1. How do biometrics work?

Biometric technology works by comparing a specific part of the human body with registered data for purposes of authentication, identification or health monitoring. Every biometric system is different, but they all operate under the same basic three steps: enrollment, storage and comparison. In the case of authentication, the first time you use a biometric system, it records basic information about you, like your name or an identification number. It then captures an image or recording of your specific biometric trait. Contrary to what you may see in movies, most systems don’t store the complete image or recording, but instead analyze your trait and translate it into a code called a template. The next time you use the system, it compares the trait you present to the information on file. Then, based on that comparison, it either accepts or rejects your authentication request.

2. Why is biometric technology becoming so popular on mobile devices?

To put it simply, biometric technology offers stronger and more convenient security than previous authentication methods. Passwords and PINs can both be compromised or forgotten, and must be changed on a regular basis. Since users are using their smartphones to access their many accounts, having a single strong authentication factor presents an attractive level of convenience while improving security. Because a biometric system is based around who a user is and not what they know or have, it is more intuitive to use than a password – especially considering that the username/password system in place was developed for devices with a QWERTY keyboard – and much more difficult to compromise. Thanks to recent innovations, biometric solutions are becoming increasingly accessible and recent high-profile security breaches have underlined a need for better-than-password technology.

3. What is the difference between visible and invisible biometrics?

The term “invisible biometrics” refers to identifiable biometric data that isn’t obvious to the naked eye. In Mobile ID, these include voiceprint recognition, vital biometrics, walking gait and physical or logical behavior analysis. Visible biometrics on the other hand rely on physical traits like hand and fingerprint patterns, vein images, patterns on a user’s eye and facial recognition.

4. How does identification differ from authentication?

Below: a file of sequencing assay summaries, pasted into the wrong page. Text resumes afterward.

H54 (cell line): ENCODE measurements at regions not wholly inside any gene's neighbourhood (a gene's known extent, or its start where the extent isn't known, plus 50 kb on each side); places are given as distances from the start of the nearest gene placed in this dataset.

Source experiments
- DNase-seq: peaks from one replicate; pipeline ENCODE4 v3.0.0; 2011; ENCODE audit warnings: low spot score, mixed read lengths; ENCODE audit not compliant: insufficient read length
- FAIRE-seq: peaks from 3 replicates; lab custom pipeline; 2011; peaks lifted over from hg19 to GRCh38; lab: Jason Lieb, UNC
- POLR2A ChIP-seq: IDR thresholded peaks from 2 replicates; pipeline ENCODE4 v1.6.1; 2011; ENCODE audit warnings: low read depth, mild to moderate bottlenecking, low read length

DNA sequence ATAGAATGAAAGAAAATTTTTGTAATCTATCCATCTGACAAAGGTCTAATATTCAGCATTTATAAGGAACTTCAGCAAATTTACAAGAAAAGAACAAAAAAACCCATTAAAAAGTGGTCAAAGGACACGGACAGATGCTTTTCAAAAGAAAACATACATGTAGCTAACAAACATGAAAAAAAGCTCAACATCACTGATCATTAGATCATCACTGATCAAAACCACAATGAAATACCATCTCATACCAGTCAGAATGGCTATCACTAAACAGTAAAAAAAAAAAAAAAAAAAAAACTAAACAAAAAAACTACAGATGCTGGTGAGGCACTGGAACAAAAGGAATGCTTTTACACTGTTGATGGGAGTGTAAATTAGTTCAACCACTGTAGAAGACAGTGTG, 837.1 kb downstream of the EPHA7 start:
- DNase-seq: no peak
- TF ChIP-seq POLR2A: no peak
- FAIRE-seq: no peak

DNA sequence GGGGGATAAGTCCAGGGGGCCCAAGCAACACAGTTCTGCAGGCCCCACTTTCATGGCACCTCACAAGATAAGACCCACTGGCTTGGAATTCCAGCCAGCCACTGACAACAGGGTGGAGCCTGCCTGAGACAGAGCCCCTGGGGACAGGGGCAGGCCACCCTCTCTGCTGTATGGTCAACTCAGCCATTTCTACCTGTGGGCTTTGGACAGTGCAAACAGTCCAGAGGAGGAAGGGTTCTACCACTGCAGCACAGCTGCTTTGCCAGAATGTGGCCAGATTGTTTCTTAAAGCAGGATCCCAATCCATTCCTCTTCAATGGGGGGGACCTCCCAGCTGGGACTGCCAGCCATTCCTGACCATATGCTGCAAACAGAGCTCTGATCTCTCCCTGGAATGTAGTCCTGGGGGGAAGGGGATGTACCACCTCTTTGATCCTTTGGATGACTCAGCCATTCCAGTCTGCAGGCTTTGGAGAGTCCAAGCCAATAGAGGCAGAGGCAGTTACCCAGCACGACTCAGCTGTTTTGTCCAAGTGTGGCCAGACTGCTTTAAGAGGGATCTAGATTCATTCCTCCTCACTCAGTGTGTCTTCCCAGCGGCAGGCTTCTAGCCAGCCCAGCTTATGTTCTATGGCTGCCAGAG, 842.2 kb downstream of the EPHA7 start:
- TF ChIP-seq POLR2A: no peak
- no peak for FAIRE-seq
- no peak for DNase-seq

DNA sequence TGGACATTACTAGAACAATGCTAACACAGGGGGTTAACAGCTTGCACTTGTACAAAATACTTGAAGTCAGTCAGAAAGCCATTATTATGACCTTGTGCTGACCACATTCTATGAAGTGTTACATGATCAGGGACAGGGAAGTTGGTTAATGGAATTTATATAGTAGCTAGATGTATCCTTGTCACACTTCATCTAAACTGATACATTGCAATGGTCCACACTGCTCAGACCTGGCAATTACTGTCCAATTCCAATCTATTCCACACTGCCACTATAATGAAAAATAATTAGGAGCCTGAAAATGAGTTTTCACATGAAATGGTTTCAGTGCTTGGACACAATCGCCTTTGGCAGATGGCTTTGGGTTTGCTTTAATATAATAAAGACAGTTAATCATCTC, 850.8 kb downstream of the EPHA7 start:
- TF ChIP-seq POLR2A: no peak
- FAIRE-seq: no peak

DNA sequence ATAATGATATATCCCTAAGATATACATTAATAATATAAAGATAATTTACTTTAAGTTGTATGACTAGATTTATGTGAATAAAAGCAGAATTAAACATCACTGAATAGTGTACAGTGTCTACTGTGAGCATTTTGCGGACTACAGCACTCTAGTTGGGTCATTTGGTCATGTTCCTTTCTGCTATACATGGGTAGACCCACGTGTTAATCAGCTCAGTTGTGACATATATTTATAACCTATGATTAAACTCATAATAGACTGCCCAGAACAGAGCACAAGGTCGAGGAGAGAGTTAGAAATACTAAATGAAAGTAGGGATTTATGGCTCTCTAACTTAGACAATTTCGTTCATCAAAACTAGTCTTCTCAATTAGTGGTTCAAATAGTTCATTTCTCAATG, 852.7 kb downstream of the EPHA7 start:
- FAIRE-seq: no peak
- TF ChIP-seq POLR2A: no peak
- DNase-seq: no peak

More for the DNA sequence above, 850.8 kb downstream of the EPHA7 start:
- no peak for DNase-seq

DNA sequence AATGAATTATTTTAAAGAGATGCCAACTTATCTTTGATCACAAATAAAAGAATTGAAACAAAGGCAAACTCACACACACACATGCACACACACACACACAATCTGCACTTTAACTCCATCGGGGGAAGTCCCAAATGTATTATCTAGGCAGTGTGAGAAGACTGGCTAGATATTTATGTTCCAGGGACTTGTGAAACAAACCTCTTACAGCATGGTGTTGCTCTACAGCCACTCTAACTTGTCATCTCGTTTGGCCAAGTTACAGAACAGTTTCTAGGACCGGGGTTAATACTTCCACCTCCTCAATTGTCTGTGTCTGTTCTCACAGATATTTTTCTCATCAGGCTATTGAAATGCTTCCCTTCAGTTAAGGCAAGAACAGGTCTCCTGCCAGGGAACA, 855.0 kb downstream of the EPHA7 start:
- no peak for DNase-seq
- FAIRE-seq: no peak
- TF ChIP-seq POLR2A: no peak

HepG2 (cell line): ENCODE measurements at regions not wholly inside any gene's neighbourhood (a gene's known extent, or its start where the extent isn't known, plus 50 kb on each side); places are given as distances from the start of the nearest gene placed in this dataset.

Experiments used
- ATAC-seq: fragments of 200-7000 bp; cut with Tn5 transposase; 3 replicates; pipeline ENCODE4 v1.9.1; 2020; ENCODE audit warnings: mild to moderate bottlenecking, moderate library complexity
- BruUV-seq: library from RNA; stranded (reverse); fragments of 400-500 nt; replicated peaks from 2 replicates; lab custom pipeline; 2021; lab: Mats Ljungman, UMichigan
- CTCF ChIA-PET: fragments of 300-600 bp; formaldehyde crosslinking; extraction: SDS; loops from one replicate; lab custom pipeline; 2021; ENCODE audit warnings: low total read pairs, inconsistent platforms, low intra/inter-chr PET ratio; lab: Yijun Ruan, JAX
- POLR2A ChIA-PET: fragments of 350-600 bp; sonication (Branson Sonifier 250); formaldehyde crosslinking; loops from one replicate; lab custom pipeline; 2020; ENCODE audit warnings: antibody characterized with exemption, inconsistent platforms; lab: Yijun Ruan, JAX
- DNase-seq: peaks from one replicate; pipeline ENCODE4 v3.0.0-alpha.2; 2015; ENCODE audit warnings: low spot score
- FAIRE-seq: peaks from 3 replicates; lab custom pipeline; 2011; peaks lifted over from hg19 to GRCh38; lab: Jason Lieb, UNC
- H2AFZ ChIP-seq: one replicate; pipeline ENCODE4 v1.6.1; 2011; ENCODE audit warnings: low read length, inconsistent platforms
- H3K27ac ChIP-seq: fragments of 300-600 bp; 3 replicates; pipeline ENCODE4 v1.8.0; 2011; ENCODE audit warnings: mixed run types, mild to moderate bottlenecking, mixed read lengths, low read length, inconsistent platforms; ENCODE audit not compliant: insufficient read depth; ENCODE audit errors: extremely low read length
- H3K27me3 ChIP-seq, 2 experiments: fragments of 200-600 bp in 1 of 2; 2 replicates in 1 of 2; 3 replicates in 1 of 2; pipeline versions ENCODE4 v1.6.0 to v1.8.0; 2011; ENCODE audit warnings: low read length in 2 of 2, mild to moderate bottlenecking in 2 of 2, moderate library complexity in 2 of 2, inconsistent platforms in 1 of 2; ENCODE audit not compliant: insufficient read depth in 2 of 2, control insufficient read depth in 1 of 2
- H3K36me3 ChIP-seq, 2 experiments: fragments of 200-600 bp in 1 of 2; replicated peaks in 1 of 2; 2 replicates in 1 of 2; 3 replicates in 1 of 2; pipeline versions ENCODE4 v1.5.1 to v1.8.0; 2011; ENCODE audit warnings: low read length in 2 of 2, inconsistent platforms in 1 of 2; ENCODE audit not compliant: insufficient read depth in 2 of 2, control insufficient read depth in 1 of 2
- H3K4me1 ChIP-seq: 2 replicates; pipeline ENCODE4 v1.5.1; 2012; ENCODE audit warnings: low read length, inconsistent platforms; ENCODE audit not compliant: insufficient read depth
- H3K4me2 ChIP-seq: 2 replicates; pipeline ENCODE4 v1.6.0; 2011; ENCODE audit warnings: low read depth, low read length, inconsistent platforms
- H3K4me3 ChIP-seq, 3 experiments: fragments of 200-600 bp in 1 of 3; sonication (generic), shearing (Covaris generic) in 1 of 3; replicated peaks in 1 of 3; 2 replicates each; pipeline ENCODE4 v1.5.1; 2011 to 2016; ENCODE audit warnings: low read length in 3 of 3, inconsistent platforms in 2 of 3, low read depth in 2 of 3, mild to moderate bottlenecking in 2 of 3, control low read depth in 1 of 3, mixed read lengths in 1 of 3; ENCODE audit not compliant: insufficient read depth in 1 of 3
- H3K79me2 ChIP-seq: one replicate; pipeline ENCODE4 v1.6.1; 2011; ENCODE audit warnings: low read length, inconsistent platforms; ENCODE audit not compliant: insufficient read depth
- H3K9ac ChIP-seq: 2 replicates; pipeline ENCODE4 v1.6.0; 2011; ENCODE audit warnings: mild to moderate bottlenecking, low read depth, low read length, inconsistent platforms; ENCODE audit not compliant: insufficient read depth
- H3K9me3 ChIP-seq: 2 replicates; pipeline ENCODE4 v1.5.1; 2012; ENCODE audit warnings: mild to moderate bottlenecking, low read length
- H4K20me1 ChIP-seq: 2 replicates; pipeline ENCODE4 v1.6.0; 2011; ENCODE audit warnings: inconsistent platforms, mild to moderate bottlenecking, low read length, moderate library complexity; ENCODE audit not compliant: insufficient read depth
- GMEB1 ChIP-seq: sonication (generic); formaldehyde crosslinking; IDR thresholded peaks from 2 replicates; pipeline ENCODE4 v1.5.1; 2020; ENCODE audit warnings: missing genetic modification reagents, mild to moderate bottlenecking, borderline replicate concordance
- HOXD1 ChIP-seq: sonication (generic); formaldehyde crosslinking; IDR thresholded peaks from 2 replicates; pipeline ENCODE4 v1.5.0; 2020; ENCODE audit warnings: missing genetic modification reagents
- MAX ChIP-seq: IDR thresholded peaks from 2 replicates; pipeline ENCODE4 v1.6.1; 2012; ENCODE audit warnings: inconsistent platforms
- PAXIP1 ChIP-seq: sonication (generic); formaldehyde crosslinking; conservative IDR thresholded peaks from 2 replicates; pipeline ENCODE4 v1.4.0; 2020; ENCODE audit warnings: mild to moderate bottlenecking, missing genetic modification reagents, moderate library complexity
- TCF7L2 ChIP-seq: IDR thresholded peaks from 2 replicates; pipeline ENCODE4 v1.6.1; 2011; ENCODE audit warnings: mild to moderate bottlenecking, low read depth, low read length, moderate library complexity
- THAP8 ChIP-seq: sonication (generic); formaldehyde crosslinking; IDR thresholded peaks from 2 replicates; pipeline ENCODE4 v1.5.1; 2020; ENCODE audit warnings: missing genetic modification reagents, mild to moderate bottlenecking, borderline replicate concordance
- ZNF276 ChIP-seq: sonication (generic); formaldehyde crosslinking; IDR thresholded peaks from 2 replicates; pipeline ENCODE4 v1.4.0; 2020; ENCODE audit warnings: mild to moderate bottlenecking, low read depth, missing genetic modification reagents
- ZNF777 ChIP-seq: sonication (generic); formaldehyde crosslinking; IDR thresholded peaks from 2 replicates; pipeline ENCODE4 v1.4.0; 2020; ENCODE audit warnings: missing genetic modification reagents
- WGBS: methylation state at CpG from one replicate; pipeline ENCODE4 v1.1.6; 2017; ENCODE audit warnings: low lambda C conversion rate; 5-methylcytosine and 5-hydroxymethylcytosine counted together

Biometric identification, frequently used in law enforcement and border control, is the process of comparing a user’s live biometric sample with many templates stored in a database in order to see if the subject is listed within the dataset. Biometric-based authentication is the process of confirming the asserted identity of a user by comparing their live biometric sample with a particular record in the database.

Biometric identification may occur without the subject’s consent or even knowledge – such as in police surveillance efforts – whereas authentication generally involves active participation from the end user, who generally initiates the process.

5. How does Mobile ID fit into the Internet of Things?

The Internet of Things is blossoming across the consumer, enterprise, and industrial markets. As the IoT grows and proliferates into all areas of society, Mobile ID solutions offer two major benefits:

1. Mobile ID solutions can help end users interface with smart devices, either from an experience standpoint (the device senses your unique ID and reacts accordingly) or an administrative perspective (using voiceprint and speech recognition to change the settings on a connected device).

2. Mobile ID solutions can offer much needed, network-wide security. As IoT solutions begin to flood into the market, experts are scrambling to find strong security solutions that can protect interconnected networks from sophisticated cyber threats, and mobile identity helps to ensure that end user touchpoints are secure.

6. What is the difference between on-device and in-the-cloud biometric matching?